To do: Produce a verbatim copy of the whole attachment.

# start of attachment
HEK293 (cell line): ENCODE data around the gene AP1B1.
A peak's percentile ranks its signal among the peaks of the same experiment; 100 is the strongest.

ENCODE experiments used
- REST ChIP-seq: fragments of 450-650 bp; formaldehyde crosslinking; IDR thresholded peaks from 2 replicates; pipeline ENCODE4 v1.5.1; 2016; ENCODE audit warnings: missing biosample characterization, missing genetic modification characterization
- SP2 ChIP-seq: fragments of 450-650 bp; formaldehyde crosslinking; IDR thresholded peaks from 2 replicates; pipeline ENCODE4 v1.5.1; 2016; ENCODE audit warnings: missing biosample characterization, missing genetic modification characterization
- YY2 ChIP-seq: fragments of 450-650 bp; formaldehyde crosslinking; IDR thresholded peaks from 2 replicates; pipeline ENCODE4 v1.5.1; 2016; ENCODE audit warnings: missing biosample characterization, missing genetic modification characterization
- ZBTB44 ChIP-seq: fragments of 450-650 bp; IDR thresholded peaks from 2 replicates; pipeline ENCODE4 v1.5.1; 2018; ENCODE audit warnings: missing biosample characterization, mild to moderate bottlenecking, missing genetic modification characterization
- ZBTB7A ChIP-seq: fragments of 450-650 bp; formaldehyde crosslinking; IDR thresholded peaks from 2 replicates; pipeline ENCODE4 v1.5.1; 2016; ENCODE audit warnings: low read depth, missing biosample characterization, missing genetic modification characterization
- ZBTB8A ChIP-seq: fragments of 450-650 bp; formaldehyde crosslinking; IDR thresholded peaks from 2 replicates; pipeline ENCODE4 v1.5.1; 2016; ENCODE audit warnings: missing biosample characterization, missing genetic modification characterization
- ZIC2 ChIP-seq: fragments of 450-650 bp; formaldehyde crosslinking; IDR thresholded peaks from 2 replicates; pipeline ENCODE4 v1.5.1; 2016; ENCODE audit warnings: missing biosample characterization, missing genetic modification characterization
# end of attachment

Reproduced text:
HEK293 (cell line): ENCODE data around the gene AP1B1.
A peak's percentile ranks its signal among the peaks of the same experiment; 100 is the strongest.

ENCODE experiments used
- REST ChIP-seq: fragments of 450-650 bp; formaldehyde crosslinking; IDR thresholded peaks from 2 replicates; pipeline ENCODE4 v1.5.1; 2016; ENCODE audit warnings: missing biosample characterization, missing genetic modification characterization
- SP2 ChIP-seq: fragments of 450-650 bp; formaldehyde crosslinking; IDR thresholded peaks from 2 replicates; pipeline ENCODE4 v1.5.1; 2016; ENCODE audit warnings: missing biosample characterization, missing genetic modification characterization
- YY2 ChIP-seq: fragments of 450-650 bp; formaldehyde crosslinking; IDR thresholded peaks from 2 replicates; pipeline ENCODE4 v1.5.1; 2016; ENCODE audit warnings: missing biosample characterization, missing genetic modification characterization
- ZBTB44 ChIP-seq: fragments of 450-650 bp; IDR thresholded peaks from 2 replicates; pipeline ENCODE4 v1.5.1; 2018; ENCODE audit warnings: missing biosample characterization, mild to moderate bottlenecking, missing genetic modification characterization
- ZBTB7A ChIP-seq: fragments of 450-650 bp; formaldehyde crosslinking; IDR thresholded peaks from 2 replicates; pipeline ENCODE4 v1.5.1; 2016; ENCODE audit warnings: low read depth, missing biosample characterization, missing genetic modification characterization
- ZBTB8A ChIP-seq: fragments of 450-650 bp; formaldehyde crosslinking; IDR thresholded peaks from 2 replicates; pipeline ENCODE4 v1.5.1; 2016; ENCODE audit warnings: missing biosample characterization, missing genetic modification characterization
- ZIC2 ChIP-seq: fragments of 450-650 bp; formaldehyde crosslinking; IDR thresholded peaks from 2 replicates; pipeline ENCODE4 v1.5.1; 2016; ENCODE audit warnings: missing biosample characterization, missing genetic modification characterization